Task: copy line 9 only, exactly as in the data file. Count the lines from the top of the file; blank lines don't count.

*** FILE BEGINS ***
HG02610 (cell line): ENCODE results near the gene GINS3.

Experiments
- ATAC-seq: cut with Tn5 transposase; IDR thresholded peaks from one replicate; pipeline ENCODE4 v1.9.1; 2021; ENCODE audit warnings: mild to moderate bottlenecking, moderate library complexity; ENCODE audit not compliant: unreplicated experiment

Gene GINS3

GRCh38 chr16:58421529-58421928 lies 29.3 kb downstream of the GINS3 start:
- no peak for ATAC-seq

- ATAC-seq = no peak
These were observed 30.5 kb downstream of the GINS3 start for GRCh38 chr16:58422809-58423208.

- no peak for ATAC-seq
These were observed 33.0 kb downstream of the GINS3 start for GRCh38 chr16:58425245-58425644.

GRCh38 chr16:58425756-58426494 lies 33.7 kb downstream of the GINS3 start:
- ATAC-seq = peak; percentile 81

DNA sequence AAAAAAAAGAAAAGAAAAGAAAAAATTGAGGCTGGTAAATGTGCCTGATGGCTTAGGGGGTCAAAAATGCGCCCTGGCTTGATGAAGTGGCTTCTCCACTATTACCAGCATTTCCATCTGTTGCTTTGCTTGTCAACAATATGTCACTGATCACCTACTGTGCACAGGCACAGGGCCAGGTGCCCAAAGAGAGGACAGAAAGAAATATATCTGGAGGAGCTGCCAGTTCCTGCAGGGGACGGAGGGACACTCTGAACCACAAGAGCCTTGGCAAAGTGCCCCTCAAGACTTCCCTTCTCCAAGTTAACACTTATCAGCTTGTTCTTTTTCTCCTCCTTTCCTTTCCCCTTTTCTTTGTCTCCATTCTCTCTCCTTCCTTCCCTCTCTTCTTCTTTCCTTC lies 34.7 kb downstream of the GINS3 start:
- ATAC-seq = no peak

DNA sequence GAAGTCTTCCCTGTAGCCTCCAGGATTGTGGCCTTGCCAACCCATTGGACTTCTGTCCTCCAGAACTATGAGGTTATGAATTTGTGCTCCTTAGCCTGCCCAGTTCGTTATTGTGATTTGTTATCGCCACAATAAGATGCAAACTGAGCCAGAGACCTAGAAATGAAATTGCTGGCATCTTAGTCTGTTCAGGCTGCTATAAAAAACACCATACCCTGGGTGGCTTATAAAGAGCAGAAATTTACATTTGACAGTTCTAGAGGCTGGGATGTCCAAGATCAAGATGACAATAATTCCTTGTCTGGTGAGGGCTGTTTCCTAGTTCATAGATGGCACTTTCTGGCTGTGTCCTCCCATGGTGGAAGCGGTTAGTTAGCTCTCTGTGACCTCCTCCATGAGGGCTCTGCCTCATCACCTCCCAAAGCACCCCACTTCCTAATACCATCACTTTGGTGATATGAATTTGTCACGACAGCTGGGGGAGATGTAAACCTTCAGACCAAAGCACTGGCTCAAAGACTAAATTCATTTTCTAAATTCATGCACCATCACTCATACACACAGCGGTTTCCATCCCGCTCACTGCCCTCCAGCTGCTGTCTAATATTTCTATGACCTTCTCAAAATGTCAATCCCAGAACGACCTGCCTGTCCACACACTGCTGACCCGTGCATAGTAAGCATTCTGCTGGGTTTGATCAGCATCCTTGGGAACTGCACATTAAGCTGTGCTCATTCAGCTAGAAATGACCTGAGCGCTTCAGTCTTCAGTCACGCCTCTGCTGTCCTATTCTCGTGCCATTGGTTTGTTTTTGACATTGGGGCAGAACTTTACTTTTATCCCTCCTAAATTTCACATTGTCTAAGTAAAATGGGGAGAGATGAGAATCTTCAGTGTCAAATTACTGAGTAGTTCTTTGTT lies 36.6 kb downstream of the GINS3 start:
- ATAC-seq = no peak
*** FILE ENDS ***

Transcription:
- no peak for ATAC-seq